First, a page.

Opel has released more details about its new GTC range a month after it announced its pricing. The car is expected to undercut rivals such as the Scirocco by a fair margin. Opel has started to take orders for this vehicle, which offers a more advanced front suspension setup so that the chassis is better at sticking to the road.
Several features were borrowed from the 325 hp Insignia OPC, including the HiPerStruts used on the front axle. There isn’t anything remarkable on its back but there were upgrades done on the GTC’s distinctive Watt’s link/compound crank rear end. The engine range for the GTC consists of powertrains that offer from 120 to 180hp.
They are expected to stick better to the road than the regular 3-door. Michael Harder, Opel engineering’s supervisor for vehicle dynamics, said that armed with the GTC’s dynamics, it aims to surpass the best in class.
Opel also sought to change the focus in steering and damper feel from the regular Astra 5-door to a set-up that was more concentrated. However, it should still be sufficiently comfortable for the most demanding roads in Europe and the UK.
Opel also improved the steering feel. The reduction of the steering system’s friction levels had helped as well. Due to the geometry changes that came as a result of the HiPerStruts, it means that the GTC could be given wheels that have up to 20-inches in diameter.
It also means that the car has better traction when cornering. Furthermore, the GTC’s right height became more focused by a lowering of 15 mm. Meanwhile, both tracks are now wider, by as much as 40 mm at the front and 30 mm at the back.
The new Opel Astra GTC is a car that achieves a rare combination of passionately evocative styling and practical daily reliability. With an attractively sleek silhouette, it is a true representation of the Opel design philosophy. The spacious interior has an elegantly sportive ambience. At the same time, its high 1.165-litre loading capacity surpasses all its rivals. Mark Adams, Opel/Vauxhall Vice President for Design, says that the Astra GTC is an embodiment of the company’s passion for cars. He adds that while it is their “most emotional vehicle” to date, it doesn’t compromise its functionality.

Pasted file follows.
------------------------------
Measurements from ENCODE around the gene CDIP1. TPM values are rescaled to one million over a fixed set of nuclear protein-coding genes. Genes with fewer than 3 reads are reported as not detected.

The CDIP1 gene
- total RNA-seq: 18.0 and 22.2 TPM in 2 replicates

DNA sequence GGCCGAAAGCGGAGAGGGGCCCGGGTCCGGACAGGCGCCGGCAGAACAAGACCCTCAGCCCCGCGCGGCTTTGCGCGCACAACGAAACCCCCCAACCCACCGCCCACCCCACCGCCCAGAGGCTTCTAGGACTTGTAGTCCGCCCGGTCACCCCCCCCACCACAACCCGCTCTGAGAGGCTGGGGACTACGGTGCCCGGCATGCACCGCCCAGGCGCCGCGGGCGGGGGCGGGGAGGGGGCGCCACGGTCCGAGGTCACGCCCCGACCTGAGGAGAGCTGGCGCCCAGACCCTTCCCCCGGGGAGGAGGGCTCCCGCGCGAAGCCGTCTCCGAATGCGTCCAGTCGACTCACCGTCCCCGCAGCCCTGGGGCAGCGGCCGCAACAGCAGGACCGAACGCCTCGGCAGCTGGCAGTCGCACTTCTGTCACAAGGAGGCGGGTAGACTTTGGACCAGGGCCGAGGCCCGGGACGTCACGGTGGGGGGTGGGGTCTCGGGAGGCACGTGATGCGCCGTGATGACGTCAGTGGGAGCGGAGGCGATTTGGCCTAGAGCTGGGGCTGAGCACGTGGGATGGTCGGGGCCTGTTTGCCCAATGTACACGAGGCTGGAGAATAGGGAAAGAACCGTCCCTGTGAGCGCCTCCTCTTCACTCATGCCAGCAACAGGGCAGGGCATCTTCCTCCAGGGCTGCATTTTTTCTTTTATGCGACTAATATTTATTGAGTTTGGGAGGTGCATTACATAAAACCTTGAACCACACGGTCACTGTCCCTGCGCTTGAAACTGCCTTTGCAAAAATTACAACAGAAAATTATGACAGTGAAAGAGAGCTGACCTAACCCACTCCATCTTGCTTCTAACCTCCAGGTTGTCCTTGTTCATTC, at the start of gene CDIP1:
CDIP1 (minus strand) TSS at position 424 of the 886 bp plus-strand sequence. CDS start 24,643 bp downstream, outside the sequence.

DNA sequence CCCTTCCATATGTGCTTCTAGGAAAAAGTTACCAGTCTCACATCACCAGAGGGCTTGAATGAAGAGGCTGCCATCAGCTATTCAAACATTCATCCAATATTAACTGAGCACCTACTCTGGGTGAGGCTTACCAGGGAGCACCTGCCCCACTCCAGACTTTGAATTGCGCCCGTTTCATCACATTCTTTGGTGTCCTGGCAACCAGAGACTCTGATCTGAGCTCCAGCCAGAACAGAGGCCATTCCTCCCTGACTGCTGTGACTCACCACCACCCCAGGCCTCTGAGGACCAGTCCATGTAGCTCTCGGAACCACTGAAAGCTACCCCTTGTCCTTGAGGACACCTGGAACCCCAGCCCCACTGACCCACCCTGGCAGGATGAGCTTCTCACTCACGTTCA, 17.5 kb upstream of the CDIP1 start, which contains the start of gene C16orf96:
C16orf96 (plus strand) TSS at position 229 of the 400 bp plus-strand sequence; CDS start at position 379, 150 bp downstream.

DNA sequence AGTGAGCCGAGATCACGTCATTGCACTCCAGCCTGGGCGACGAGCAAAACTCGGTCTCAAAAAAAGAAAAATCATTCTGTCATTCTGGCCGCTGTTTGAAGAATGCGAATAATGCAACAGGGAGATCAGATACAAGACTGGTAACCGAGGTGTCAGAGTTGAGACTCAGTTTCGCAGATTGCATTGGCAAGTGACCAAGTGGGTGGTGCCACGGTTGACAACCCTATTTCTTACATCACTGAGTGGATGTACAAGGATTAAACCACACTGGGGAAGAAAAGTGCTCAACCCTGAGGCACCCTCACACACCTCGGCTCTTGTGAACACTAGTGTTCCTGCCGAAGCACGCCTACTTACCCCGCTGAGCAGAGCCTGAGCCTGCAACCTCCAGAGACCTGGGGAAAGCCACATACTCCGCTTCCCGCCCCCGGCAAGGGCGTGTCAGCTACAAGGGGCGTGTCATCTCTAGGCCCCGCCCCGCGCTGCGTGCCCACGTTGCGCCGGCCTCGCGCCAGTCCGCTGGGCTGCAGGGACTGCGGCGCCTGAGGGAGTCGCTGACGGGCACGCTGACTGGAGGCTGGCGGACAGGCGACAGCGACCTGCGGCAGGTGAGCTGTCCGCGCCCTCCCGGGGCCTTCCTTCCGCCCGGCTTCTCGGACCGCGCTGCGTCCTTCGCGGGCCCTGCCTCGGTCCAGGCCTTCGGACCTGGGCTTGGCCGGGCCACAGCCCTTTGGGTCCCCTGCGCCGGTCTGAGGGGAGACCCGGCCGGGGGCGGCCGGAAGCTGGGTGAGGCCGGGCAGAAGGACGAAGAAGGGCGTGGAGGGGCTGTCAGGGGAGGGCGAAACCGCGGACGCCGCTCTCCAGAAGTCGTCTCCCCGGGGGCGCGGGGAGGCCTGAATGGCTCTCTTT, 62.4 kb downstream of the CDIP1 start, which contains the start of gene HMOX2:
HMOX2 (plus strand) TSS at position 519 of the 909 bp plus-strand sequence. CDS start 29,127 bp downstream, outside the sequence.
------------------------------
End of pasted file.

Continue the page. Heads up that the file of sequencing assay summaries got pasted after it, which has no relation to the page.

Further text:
The Astra GTC is a unique model in the Opel portfolio, unlike most hatchback coupés which are derived from sedans. Of all the Astra iterations, this latest version is definitely the most strikingly designed. It is also a true coupé through and through due to its exceptional practicality for regular usage. Apart from the rear mirror and aerial, all components have been designed specifically for this car.
Opel’s mission statement is “sculptural artistry meets German precision,” and the Astra design team focused on how to interpret this in a dynamically fresh way. They were inspired by the uncompromising vision of a wild cat, with a stealthy presence and aggressive attack instincts, but which can also act playfully tender.
Opel Exterior Design Director Malcolm Ward speaks about the Astra GTC as representing the foundation of the company’s new design language, which can be explained as a “most radical interpretation” of how to “reduce everything to the maximum." Ward adds that their main automotive design aim is dynamic but has a linearly minimalist attractiveness. This is seen in the coupé’s silhouette, which is defined by only three prominent lines.
A fine sharp line streaks from the front part of the door down to the lower part of the rear fender, giving a sporty energy to the car’s appearance from the side. A second line hooks over the door handle and glides rearward to highlight the GTC’s emotive stance by seemingly expanding the surfaces to a refined undercut and a robust shoulder. A third line flows along the sleekly smooth roof outline.
Design with no compromise
The design team wanted no compromises, especially when they conceptualised the GTC’s shoulders. This set up a challenge for the engineering team. Deeper pressing was required for the sheet metal sections in order to conform to the design sketch and scale model featuring broad shoulders and muscular wheelhouses. This could not have been technically achieved even just several few years ago. An actual steel door was constructed unusually early in the development process in order to test new procedures and assess if the final car conformed to the conceptual model. It turned out that it absolutely did.
Andrew Dyson recalls how much this process necessitated teamwork and constant communication with the package group and production engineers. In order to "translate the emotional side of the sketches onto street level", Dyson recounts how experts from various disciplines competed with each other to create the best car from the design.